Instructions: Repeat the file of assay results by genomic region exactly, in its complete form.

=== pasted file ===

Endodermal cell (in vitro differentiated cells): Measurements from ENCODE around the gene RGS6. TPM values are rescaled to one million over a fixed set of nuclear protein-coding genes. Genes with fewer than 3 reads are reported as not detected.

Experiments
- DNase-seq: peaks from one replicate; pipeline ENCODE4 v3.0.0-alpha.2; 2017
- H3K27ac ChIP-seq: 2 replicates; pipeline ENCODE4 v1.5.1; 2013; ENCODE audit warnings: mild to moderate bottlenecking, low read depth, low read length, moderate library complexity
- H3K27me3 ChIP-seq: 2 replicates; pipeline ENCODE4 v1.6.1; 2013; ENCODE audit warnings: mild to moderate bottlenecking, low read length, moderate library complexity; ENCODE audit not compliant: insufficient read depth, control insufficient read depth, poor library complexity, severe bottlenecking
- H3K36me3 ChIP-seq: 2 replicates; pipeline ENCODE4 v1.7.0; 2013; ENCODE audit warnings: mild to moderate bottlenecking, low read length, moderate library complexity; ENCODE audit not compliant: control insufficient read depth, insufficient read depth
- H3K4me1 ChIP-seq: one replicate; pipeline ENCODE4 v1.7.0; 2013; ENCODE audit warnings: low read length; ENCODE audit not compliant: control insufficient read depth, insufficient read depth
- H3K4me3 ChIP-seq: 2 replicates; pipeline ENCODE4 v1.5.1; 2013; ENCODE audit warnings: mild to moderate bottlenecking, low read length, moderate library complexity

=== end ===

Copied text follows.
Endodermal cell (in vitro differentiated cells): Measurements from ENCODE around the gene RGS6. TPM values are rescaled to one million over a fixed set of nuclear protein-coding genes. Genes with fewer than 3 reads are reported as not detected.

Experiments
- DNase-seq: peaks from one replicate; pipeline ENCODE4 v3.0.0-alpha.2; 2017
- H3K27ac ChIP-seq: 2 replicates; pipeline ENCODE4 v1.5.1; 2013; ENCODE audit warnings: mild to moderate bottlenecking, low read depth, low read length, moderate library complexity
- H3K27me3 ChIP-seq: 2 replicates; pipeline ENCODE4 v1.6.1; 2013; ENCODE audit warnings: mild to moderate bottlenecking, low read length, moderate library complexity; ENCODE audit not compliant: insufficient read depth, control insufficient read depth, poor library complexity, severe bottlenecking
- H3K36me3 ChIP-seq: 2 replicates; pipeline ENCODE4 v1.7.0; 2013; ENCODE audit warnings: mild to moderate bottlenecking, low read length, moderate library complexity; ENCODE audit not compliant: control insufficient read depth, insufficient read depth
- H3K4me1 ChIP-seq: one replicate; pipeline ENCODE4 v1.7.0; 2013; ENCODE audit warnings: low read length; ENCODE audit not compliant: control insufficient read depth, insufficient read depth
- H3K4me3 ChIP-seq: 2 replicates; pipeline ENCODE4 v1.5.1; 2013; ENCODE audit warnings: mild to moderate bottlenecking, low read length, moderate library complexity